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Green plants make food through a process called photosynthesis, using the energy from the sun.

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PHOTOSYNTHESIS Green plants make food through a process called photosynthesis, using the energy from the sun. Cells from the leave turn simple materials into rich energy food. The key elements for photosynthesis are: > Carbon dioxide > Water > Light energy CARBON DIOXIDE + WATER + LIGHT ENERGY GLUCOSE + OXYGEN A plant must have all of these substances in order to produce its own food. During photosynthesis the plants produce glucose and release oxygen as a waste product. The upper epidermis is the skin. Beneath the upper epidermis lies the palisade cells which are the chief food produces. Spongy cells are partly surrounded with pockets of air which enable the cells to exchange gases with the atmosphere. The stomata are small openings in the lower epidermis under the leaf. Leaf veins carry water and nutrients from the roots. Carbon dioxide enters through the stomata. Chlorophyll contained in cells of the palisade cells and spongy layers help absorb the sunlight and transport light energy into chemical energy. Carbon dioxide combines with water and photosynthesised into oxygen and sugar. Oxygen escapes through the stomata. ...read more.


I use the same amount of water in the test tube and in the beaker. I will also use the same light source. SAFETY: There isn't much to be worried about in this experiment when it comes down to safety issues, but there are a few problems that could be dangerous that I tried to minimize, and that is: * To handle the light source very carefully * Not to touch the light source when its just been used because it'll be very hot * To switch the power supply off when moving the light source closer to the plant. * And to wash your hands after finished doing the experiment. METHOD: I'll fill the beaker with 20ml of water. Then put the pondweed into the test tube and place the tube into the beaker. I'll then connect the lamp up to the power source and measure 35cms difference from the beaker and the lamp. I'll then turn the lamp on, and leave it for 1 minute. After that period I'll count the number of bubbles on the pondweed and take the results down. ...read more.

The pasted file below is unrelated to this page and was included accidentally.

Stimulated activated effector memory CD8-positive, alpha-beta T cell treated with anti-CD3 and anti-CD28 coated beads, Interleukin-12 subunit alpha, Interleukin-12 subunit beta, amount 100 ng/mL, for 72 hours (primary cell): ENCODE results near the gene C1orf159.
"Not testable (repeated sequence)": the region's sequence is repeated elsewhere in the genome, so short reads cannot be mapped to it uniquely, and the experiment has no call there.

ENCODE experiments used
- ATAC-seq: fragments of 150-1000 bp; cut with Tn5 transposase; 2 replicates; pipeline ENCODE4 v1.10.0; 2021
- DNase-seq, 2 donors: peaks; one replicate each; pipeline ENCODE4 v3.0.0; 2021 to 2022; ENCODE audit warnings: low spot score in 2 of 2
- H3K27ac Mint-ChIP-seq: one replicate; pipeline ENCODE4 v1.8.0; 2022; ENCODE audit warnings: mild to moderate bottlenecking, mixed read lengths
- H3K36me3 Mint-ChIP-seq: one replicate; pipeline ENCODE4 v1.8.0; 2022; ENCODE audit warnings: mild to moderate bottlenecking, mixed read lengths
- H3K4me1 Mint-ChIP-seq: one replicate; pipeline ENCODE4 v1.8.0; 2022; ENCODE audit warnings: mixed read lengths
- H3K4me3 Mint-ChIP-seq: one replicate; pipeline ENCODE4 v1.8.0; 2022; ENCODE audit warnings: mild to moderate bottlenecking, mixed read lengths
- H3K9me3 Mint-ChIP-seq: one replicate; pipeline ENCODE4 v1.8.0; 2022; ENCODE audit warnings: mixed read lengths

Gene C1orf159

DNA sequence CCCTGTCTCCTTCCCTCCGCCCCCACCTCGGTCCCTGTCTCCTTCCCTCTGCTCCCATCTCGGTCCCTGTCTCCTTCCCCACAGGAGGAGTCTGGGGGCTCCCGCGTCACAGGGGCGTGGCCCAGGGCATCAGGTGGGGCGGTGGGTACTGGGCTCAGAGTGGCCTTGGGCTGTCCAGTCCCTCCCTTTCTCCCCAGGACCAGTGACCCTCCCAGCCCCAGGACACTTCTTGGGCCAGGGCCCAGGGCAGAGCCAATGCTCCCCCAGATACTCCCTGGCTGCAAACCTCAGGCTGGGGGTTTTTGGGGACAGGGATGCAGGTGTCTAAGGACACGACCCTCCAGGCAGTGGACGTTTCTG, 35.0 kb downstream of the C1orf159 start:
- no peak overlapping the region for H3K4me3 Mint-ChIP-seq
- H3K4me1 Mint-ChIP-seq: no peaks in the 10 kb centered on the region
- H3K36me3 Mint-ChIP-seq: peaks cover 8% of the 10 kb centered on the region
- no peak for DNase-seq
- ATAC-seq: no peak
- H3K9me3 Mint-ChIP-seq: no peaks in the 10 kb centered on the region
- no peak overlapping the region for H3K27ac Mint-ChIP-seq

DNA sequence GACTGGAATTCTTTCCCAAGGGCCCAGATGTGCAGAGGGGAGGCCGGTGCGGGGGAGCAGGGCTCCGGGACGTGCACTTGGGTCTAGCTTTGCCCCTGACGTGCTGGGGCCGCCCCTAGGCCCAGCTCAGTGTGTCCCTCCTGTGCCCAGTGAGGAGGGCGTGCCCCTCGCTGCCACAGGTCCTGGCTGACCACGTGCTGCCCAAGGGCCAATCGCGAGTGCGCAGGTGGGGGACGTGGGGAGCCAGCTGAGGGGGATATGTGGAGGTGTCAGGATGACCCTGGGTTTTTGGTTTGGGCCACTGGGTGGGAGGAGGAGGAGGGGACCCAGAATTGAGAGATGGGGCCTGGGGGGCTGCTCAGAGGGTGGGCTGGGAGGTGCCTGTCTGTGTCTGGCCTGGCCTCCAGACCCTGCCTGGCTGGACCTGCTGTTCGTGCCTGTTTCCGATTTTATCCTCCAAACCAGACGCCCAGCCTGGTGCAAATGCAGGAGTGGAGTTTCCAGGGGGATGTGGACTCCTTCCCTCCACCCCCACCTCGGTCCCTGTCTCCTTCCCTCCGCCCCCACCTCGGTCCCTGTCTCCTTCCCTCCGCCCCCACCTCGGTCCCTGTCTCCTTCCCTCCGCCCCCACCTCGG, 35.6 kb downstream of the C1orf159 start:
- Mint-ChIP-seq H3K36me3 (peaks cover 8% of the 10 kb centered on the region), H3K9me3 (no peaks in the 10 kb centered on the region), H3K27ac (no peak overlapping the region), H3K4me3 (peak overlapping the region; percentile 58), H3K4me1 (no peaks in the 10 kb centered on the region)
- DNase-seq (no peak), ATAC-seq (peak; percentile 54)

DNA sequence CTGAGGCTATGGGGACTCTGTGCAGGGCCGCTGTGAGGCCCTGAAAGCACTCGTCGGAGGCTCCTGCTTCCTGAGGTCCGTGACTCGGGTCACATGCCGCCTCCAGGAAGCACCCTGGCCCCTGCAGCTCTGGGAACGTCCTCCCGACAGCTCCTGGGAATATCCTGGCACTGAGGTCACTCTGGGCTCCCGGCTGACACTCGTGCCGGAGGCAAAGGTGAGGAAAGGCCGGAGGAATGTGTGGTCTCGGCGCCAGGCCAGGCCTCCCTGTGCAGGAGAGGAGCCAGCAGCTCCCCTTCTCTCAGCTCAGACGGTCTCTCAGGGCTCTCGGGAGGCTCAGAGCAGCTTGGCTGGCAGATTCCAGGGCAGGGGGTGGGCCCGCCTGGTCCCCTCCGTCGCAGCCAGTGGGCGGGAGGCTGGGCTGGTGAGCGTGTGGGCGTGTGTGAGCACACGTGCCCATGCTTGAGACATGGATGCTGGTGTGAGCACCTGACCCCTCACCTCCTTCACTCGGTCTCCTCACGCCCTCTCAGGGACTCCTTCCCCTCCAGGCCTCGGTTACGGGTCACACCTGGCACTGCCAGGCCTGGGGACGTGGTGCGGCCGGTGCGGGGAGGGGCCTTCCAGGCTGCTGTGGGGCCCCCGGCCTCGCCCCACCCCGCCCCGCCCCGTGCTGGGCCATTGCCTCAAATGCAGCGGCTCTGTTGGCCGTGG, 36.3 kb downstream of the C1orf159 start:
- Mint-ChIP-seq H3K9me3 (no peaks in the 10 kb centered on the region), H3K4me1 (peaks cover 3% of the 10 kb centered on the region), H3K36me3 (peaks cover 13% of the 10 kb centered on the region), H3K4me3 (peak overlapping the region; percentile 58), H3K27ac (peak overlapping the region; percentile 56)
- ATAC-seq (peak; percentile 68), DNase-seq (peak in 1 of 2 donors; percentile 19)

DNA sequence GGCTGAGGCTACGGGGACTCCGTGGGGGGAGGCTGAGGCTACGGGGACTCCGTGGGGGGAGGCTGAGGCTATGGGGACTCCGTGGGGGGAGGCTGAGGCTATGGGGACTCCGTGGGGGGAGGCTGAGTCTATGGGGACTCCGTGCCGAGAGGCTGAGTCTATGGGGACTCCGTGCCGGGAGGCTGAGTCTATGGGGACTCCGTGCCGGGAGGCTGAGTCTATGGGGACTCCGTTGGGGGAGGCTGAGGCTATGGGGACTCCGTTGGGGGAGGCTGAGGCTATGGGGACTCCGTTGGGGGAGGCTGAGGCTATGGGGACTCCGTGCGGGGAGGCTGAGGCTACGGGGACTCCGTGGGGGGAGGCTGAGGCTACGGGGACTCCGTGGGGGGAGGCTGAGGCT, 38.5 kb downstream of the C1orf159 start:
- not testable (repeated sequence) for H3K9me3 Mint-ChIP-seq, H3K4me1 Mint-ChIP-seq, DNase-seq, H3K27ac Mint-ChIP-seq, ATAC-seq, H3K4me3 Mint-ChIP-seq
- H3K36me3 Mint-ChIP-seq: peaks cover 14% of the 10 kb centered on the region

I managed to make it a fair test by: using the same amount of water, using the same measuring cylinder, the same light source and the same pondweed. Examining my results I located a change in results. At 25cms the number of bubbles that were made had dropped dramatically, from 4 bubbles to zero. This could have been caused by various reasons. One of them could have been because I continued the experiment on the next day and that could have been the reason for the drop. To gain more accurate results I could have done the experiment on the same day, and scan the test tube more closely for more bubbles. To improve the experiment I could repeat the test a few more times to increase the accuracy of the results. I should have the experiment on the same day so I wouldn't get anomalous results. I could have prevented sunlight from getting into the room by covering the windows with blinds, and I could do the experiment on computer to get much more accurate results. Overall I think that the results didn't come out accurate, this is because of the fault in the results, and the reason for this is because I did the experiment on two days instead of one. ...read more.

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